March 30, 2015 at 5:41 am (mammals, paleontology, Prehistoric Life series)
Tags: Ardipithecus ramidus, Australopithecus, Clovis culture, Denisovan, evolution, human evolution, literature review, Neandertal, Pleistocene, Pliocene
by Carl Strang
Human. Photo by Linda Padera.
Kimbel, William H., et al. 2014. Ardipithecus ramidus and the evolution of the human cranial base. Proceedings of the National Academy of Sciences, DOI: 10.1073/pnas.1322639111 From a ScienceDaily article. The base of this skull of the 3.4-million-year-old species Ardipithecus ramidus places it in the Australopithecus-human line and separates it from chimpanzees and other apes. The shape features may reflect a change to a more upright posture, or the early reorganization of the brain. Earlier studies had indicated that Ardipithecus was arboreal but also could walk upright on the ground.
Ashton, N., et al. 2014. Hominin footprints from Early Pleistocene deposits at Happisburgh, UK. PLoS ONE 9(2): e88329. doi:10.1371/journal.pone.0088329 They describe footprints of hominins estimated to be 850,000 years old, in sediments of an age where flint tools have been found, and establishing the earliest evidence of hominins outside of Africa. A combination of pollen analysis and stratigraphy (e.g., the footprints are beneath glacial sediments) established the age.
Vernot, Benjamin, and Joshua M. Akey. 2014. Resurrecting surviving Neandertal lineages from modern human genomes. Science 343:1017-1021. Gibbons, Ann. 2014. Neandertals and moderns made imperfect mates. Science 343:471-472. The Gibbons article is a news review describing Vernot and Akey’s study, which showed that though Neandertals and modern humans interbred, there were costs to the hybridization. Only a small amount of Neandertal genetic material has persisted in Europeans and East Asians as a result, mainly genes connected with keratin function, and so affecting skin color, waterproofing, and resistance to cold, helping modern humans to survive in more northern latitudes. They looked at whole genomes of several hundred European and Asian people, and found that collectively they preserve about 20% of the Neanderthal genome (each individual has only 1-3%).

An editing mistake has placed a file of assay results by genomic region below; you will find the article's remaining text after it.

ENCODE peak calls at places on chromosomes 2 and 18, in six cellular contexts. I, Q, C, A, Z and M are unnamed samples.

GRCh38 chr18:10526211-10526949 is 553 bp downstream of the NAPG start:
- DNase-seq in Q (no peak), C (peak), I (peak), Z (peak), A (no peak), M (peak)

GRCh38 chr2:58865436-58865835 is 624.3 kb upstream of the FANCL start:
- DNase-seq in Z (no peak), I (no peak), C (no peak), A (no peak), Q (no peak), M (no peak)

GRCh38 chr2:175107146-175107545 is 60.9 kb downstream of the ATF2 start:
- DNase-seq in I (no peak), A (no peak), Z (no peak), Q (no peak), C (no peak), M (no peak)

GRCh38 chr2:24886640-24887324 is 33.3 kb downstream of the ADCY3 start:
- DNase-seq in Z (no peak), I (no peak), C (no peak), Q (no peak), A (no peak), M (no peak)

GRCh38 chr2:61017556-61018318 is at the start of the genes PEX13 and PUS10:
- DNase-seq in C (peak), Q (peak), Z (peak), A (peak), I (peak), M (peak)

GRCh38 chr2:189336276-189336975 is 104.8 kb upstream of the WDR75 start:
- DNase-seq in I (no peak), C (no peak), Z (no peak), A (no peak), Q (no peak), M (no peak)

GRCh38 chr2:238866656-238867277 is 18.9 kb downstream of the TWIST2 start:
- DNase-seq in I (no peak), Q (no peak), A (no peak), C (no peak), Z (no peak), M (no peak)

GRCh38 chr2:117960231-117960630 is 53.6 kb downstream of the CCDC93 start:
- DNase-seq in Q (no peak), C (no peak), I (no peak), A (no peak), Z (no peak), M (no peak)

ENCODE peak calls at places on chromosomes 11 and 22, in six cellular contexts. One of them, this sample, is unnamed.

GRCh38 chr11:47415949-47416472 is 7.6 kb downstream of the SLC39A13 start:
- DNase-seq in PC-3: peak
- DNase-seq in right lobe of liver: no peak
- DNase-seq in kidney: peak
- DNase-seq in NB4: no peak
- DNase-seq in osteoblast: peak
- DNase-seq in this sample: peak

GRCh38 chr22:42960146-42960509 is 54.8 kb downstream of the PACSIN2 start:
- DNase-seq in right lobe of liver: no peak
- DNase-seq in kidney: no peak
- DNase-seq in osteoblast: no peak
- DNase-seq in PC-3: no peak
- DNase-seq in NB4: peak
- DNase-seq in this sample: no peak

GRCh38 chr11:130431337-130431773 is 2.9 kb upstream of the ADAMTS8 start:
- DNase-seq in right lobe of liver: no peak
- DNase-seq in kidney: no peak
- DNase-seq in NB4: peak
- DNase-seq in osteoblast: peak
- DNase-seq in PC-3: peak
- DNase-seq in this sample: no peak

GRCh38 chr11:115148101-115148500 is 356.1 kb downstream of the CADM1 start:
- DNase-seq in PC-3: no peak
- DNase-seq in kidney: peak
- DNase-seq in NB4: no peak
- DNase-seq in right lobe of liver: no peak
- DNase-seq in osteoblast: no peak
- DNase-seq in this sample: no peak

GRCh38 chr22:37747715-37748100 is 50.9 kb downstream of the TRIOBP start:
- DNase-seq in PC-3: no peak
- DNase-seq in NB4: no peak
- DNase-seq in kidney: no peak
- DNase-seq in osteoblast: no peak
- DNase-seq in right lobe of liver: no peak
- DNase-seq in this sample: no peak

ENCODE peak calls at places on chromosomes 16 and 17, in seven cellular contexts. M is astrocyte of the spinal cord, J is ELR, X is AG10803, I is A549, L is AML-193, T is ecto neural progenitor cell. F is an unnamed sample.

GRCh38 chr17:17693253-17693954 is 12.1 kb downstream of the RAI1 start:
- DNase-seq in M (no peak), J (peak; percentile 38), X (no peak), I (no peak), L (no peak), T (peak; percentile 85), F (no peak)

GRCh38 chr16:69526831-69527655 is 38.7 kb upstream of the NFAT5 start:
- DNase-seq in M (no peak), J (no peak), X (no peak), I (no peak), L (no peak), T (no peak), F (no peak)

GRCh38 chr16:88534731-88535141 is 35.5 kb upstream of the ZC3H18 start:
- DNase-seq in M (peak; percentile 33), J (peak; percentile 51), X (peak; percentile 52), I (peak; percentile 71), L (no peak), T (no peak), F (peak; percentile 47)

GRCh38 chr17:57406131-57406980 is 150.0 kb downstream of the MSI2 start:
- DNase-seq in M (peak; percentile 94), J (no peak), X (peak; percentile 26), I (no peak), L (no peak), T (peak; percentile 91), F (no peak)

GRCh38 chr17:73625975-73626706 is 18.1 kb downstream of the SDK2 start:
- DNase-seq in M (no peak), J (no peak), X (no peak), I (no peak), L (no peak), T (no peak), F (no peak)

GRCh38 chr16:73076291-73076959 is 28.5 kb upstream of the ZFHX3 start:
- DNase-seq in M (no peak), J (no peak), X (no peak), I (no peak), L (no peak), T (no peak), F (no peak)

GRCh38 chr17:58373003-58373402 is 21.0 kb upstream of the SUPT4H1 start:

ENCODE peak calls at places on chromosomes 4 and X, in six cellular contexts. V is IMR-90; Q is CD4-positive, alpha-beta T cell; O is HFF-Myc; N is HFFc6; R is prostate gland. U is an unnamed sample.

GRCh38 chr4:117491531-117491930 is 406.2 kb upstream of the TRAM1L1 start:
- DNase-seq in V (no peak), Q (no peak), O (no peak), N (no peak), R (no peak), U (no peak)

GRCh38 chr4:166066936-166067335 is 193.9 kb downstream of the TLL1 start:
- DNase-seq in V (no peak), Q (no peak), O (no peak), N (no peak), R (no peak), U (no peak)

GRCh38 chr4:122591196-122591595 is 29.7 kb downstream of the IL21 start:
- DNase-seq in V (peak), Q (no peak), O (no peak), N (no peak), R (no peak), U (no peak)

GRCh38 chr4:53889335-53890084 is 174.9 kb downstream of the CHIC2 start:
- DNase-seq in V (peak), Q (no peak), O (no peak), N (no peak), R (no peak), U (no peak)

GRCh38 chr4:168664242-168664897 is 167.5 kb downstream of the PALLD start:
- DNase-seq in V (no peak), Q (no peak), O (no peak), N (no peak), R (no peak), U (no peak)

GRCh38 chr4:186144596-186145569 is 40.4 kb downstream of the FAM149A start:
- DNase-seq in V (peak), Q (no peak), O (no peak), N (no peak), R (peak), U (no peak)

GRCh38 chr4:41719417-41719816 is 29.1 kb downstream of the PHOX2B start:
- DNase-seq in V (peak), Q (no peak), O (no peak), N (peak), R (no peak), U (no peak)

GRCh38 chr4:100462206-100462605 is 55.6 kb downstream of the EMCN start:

Huerta-Sánchez, Emilia, et al. 2014. Altitude adaptation in Tibetans caused by introgression of Denisovan-like DNA. Nature, DOI: 10.1038/nature13408 From a ScienceDaily article. They looked at the genetics of these high altitude dwellers, and found that the main adaptation that allows them to live in low oxygen without heart problems comes from a gene their ancestors got through the Denisovans. The individuals who first moved into the area had some in their number descended from a modern human-Denisovan cross, and those people had a selective advantage in that environment.
Rasmussen, Morten, et al. 2014. The genome of a Late Pleistocene human from a Clovis burial site in western Montana. Nature 506 (7487): 225. DOI: 10.1038/nature13025 They worked up the genome of the only skeleton ever found in association with Clovis tools, that of a boy less than 2 years old found in a burial. His family and relatives are found to be ancestral to all Native Americans, and connected to Asian ancestors. The boy shares about 1/3 of his genes with the Baikal boy whose genome was sequenced in 2013, with the rest coming from east Asians, that blend happening before emigrating across the Bering Sea land bridge. The Clovis culture developed after the people were established in the New World, well before the 12,600-year age of the newly sequenced genome.
April 2, 2012 at 6:20 am (archeology, mammals, paleontology, Prehistoric Life series)